In addition, when the oxadiazole-2-oxides were incubated with SjTGR or worm homogenate for 50 min at room temperature, no NO release was observed. This illustrates that the relationship between SjTGR inhibition and the release of NO by oxadiazole-2-oxides needs further investigation. Even though compounds 23 and 26 did not release NO they had good activity against the worms in vitro; the NO clear experiment showed that there was no difference in the killing activity of the oxiadiazole-2-oxides against the worms in vitro, with or without carboxy-PTIO. This shows that the effects of the drugs against the worms were not correlated with the NO release from the oxiadiazole-2-oxides, indicating that there are other mechanisms, besides NO, that led to mortality of the parasites. That is, the oxadiazole-2-oxides synthesised in this study may have another target, in addition to SjTGR, through which they kill S. japonica.
Our study shows that there were no obvious correlations among the activity of oxadiazole-2-oxides against S. japonicum worms, SjTGR inhibition and the production of NO. One reason for this could be as suggested by Rai et al. ; worm death may not occur until the GSH/GSSG ratio reaches a critical point and the overall worm redox balance is unrecoverable, making it difficult to derive correlations between mortality in the worms and TGR inhibition below a certain level. In addition, Treger et al.  reported that oxadiazole-2-oxides kill Ancylostoma ceylanicum and proved that their target was not glutathione reductase. Besides these reasons, several studies [33–36] have shown that oxadiazole-2-oxides have many functions, which have been used in new drug developments against bacteria, fungi, viruses, worms, tumors, syncopes and immune suppressors. This indicates that oxadiazole-2-oxides may have a lot of function targets. Our study has shown that oxadiazole-2-oxides may have other targets and mechanisms, in addition to SjTGR and its inhibition, within S. japonicum.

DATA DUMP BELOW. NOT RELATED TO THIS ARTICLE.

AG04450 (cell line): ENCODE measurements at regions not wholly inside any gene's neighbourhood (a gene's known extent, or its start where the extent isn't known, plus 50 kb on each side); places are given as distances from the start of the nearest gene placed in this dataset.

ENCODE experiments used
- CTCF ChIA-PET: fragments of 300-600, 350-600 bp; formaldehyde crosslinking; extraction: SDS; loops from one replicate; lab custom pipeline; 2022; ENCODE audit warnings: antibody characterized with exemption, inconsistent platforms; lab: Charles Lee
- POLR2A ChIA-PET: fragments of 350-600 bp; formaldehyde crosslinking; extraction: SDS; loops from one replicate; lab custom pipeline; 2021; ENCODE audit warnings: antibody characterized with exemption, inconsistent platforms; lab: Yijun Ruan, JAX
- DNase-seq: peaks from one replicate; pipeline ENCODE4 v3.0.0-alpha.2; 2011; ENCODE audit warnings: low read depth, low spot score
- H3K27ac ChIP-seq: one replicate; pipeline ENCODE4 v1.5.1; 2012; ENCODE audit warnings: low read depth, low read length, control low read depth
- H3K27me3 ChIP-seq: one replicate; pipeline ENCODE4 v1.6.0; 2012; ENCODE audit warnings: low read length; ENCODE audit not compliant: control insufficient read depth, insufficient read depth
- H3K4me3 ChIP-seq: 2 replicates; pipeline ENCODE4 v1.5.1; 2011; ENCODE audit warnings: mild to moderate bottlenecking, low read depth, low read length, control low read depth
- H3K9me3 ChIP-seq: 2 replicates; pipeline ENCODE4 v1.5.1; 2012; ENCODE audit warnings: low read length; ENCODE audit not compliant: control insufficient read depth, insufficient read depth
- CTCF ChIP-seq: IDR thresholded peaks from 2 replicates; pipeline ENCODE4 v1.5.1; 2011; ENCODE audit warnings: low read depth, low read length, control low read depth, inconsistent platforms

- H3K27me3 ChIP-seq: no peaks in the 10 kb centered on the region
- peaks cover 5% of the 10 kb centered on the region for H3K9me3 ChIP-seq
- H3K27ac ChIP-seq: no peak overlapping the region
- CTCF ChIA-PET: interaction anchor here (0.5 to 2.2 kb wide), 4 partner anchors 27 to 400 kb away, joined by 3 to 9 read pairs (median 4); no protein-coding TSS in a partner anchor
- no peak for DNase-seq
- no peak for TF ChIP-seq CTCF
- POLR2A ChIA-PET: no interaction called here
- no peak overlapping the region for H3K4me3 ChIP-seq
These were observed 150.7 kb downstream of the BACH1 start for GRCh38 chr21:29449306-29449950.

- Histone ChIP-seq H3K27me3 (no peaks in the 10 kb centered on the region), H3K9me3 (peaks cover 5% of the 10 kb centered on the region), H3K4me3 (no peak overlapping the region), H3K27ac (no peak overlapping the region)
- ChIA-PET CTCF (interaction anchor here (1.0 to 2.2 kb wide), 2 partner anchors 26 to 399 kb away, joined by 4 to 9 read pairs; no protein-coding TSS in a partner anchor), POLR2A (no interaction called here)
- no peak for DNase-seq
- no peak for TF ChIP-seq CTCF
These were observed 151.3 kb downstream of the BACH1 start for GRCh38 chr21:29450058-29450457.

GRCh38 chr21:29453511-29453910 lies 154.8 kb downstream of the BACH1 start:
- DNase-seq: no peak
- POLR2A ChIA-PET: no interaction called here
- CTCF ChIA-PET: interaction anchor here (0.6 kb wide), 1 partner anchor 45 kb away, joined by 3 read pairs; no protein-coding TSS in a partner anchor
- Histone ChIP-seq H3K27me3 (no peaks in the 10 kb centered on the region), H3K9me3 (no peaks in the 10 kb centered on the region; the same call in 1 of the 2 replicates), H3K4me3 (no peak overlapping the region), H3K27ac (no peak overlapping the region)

In this study, a series of novel oxadiazole-2-oxides were designed and synthetised. Some of them killed juvenile and adult S. japonica effectively. The antischistosomal activity of these compounds was related to their structure, but not positively correlated to the inhibition of SjTGR or NO release. These oxadiazole-2-oxides may serve as the leads to develop novel antischistsosomal drugs and explore potential molecular targets further.
thioredoxin glutathione reductase
S. japonicum thioredoxin glutathione reductase
5, 5’-Dithiobis-(2-nitrobenzoic acid)
β-Nicotinamide adenine dinucleotide 2'-phosphate reduced tetrasodium salt
3-(4, 5-dimethyl-2-thiazolyl)-2, 5-diphenyl-2-H-tetrazolium bromide
- carboxy; PTIO:
Nitric Oxide Assay Kit and 2 - (4 - carboxyphenyl) - 4, 4, 5, 5 - tetramethylimidazoline −1- oxyl – 3 - oxide
2-[4-(2-Hydroxyethyl)-1-piperazinyl] ethanesulfonic acid
Danso-Appiah A, Olliaro PL, Donegan S, Sinclair D, Utzinger J. Drugs for treating Schistosoma mansoni infection. Cochrane Database Syst Rev. 2013;2:CD000528.
Gryseels B, Polman K, Clerinx J, Kestens L. Human schistosomiasis. Lancet. 2006;368:1106–18.
Zheng H, Zhang LJ, Zhu R, Xu J, Li SZ, Guo JG, et al. Schistosomiasis situation in People’s Republic of China in 2011. Chin J Schisto Control. 2012;24:621–6.
Wang W, Wang L, Liang YS. Susceptibility or resistance of praziquantel in human schistosomiasis: a review. Parasitol Res. 2012;111:1871–5.
Domling A, Khoury K. Praziquantel and schistosomiasis. Chemmedchem. 2010;5:1420–34.
Patra M, Ingram K, Pierroz V, Ferrari S, Spingler B, Keiser J, et al. Ferrocenyl derivatives of the anthelmintic praziquantel: design, synthesis, and biological evaluation. J Med Chem. 2012;55:8790–8.
Dong YX, Chollet J, Vargas M, Mansour NR, Bickle Q, Alnouti Y, et al. Praziquantel analogs with activity against juvenile Schistosoma mansoni. Bioorg Med Chem Lett. 2010;20:2481–4.